The first international foray into Oceanic Counter-Strike: Global Offensive by event organiser & producer ESL came back in October 2015 with the ESL Crown Invitational.
With just AU$55,000 and change on the line, and only two international teams in attendance, there were significant worries that the event would not capture enough attention from both local fans and online viewers in the more dominant timezones of Europe and the Americas to warrant a return to the region in a major capacity for an offline event.
Enter, IEM Sydney – ESL’s second stop for the year in their CS:GO calendar, and this time a far more lucrative US$200,000 prize pool, with international invites tripled and an open qualifier for both Asia and Oceania teams to assist in development in their respective scenes. Tickets for the event have sold faster than even European events of a similar calibre and with an all-star broadcast planned, the event should not only be an entertaining week for fans & players, but will also act as a spotlight upon the ever-growing and active Asia-Pacific CS:GO scene.
8 teams will go head-to-head in the Swiss stage bracket before the emerging top 4 take to the stage at the Qudos Bank Arena in Sydney, playing to a crowd set to exceed 20,000. We’ll look at each team, their form coming in to this event, and what it will take for them to make it to glory in Sydney this week.
Astralis – The Benchmark
Led by Lukas “gla1ve” Rossander, the Danish super team has begun 2017 in stellar fashion, taking home the goods in the first major of the year at Atlanta, then sweeping through IEM Katowice in comfortable fashion. Dropping only one map in the finals for Katowice against world-class teams Natus Vincere, Heroic and FaZe Clan, Astralis are out for blood in Sydney. Given their record both offline over the first quarter as well as their ESL Pro League 4th place position with one week remaining in the league, they are undoubtedly the favourites going into the event. Nicolai “dev1ce” Reedtz is widely considered to be the most consistent he’s been in his career, and with many of Astralis’ European opposition not in attendance, IEM Sydney should act as solidification for the current number one team.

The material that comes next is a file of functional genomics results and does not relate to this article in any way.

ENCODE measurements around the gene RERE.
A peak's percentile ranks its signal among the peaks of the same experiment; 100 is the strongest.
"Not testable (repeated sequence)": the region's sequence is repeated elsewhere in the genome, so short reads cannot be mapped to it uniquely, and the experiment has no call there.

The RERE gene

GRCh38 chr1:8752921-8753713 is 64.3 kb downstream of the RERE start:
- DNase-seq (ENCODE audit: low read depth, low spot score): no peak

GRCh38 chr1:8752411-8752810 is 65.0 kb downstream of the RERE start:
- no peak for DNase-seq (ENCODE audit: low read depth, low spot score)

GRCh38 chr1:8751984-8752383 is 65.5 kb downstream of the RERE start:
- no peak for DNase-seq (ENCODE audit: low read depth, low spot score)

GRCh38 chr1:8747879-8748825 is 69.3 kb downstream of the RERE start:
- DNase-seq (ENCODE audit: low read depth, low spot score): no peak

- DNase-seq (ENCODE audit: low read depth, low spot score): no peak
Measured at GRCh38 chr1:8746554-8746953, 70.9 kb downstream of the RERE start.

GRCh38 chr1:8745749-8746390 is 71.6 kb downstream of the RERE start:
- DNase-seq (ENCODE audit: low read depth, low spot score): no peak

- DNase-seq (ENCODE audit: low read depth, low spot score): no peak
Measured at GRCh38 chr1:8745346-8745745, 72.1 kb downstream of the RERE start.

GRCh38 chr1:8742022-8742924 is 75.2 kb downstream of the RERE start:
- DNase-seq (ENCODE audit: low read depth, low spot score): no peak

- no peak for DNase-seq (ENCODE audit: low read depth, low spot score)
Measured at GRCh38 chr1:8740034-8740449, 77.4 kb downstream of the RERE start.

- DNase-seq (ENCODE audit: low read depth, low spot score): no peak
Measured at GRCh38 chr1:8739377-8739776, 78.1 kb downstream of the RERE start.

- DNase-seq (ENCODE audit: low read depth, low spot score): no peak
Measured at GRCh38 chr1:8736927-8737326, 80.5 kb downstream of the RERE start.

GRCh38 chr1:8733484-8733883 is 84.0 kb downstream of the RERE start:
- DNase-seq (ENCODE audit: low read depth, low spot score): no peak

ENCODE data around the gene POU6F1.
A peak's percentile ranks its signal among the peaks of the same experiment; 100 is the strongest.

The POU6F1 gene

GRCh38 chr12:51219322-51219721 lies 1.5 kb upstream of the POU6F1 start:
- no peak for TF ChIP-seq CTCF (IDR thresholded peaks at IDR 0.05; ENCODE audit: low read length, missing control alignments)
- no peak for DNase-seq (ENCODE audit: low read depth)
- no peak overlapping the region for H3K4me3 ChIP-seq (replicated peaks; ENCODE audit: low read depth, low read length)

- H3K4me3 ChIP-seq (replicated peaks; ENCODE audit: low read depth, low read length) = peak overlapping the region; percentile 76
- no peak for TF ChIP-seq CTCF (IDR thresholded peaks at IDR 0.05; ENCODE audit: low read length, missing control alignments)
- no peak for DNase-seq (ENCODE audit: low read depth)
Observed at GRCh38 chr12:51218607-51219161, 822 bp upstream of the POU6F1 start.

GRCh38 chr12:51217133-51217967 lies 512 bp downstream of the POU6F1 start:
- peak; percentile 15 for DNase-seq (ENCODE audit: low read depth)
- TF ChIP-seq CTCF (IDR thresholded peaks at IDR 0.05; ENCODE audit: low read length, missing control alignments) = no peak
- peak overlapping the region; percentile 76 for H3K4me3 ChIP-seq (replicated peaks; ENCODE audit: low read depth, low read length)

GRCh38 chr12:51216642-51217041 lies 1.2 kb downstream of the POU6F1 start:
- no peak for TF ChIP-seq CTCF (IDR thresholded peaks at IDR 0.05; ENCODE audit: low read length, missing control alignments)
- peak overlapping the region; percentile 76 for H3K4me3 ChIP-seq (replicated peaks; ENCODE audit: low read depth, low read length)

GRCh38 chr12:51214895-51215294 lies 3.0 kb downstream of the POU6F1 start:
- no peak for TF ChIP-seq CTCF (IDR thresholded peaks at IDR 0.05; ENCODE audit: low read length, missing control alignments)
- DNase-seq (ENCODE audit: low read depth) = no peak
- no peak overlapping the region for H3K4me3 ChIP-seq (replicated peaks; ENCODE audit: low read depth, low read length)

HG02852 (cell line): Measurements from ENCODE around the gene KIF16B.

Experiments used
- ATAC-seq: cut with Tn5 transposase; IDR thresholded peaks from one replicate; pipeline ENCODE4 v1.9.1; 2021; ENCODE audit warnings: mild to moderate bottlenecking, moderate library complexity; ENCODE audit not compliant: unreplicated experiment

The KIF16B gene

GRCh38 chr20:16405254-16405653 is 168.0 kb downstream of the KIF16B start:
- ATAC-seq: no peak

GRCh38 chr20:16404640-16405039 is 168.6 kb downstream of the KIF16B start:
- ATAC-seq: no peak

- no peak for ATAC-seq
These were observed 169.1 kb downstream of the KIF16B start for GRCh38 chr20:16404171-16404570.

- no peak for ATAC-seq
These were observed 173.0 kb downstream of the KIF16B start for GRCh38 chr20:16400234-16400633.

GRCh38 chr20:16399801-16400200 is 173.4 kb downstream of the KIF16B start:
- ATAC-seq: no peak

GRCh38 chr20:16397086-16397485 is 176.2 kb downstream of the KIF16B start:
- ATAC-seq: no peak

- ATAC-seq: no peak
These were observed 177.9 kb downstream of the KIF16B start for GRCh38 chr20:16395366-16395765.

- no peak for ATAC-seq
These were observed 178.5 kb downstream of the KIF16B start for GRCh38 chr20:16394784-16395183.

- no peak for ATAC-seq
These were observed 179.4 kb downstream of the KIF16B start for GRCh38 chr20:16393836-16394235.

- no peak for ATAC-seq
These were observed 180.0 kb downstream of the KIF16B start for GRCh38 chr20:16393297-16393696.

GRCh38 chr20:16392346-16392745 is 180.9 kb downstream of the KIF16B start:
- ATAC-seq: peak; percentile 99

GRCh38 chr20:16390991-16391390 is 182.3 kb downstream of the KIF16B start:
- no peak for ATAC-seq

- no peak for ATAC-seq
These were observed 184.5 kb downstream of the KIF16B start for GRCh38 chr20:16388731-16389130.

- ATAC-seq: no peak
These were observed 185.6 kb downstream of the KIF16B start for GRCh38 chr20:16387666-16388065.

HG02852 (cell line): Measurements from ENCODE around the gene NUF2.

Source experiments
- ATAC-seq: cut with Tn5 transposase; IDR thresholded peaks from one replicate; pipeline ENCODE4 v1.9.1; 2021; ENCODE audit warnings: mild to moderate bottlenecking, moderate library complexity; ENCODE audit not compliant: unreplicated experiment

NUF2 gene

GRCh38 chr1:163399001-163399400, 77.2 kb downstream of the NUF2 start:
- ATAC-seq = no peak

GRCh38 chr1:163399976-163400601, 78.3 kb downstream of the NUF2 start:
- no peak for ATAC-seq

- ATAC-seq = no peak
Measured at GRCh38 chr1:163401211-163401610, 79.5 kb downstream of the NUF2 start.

FaZe Clan – The Able Competitor
The rivalry between the current top two teams on the globe gets tighter and tighter as FaZe Clan’s honeymoon period with their newest member Nikola “NiKo” Kovač seems to have no end. FaZe was just one of two teams able to knock Astralis off an offline victory so far in 2017, with both recent meetings between the two sides going the distance in maps. Online, FaZe shines even brighter with an incredibly impressive 14 wins from their past 16 maps in the top-flight leagues in Europe. Finn “karrigan” Andersen’s addition to the squad also must not go unchecked, as the Danish leader will look to eclipse Astralis over the coming months leading up to the next CS:GO major in July. Expect FaZe to be on the stage on Saturday, with a finals berth very likely.
North – The Dark Horse
To leave North out of an equation for a grand final is prediction suicide. Mathias “MSL” Lauridsen’s team’s improvement since forming in January has been beyond noticeable. Finishing their run in the ELEAGUE Major in the top 8 and guaranteeing their next major spot was the target of the former Dignitas squad, and with Philip “aizy” Aistrup firing on all cylinders since joining the squad, they silently rose to the top spot in the ESL Pro League across the past two months. They sit just outside the top five but a solid event here against some staunch opposition should see them as a major threat heading into July’s PGL major.
OpTic Gaming – America’s Hope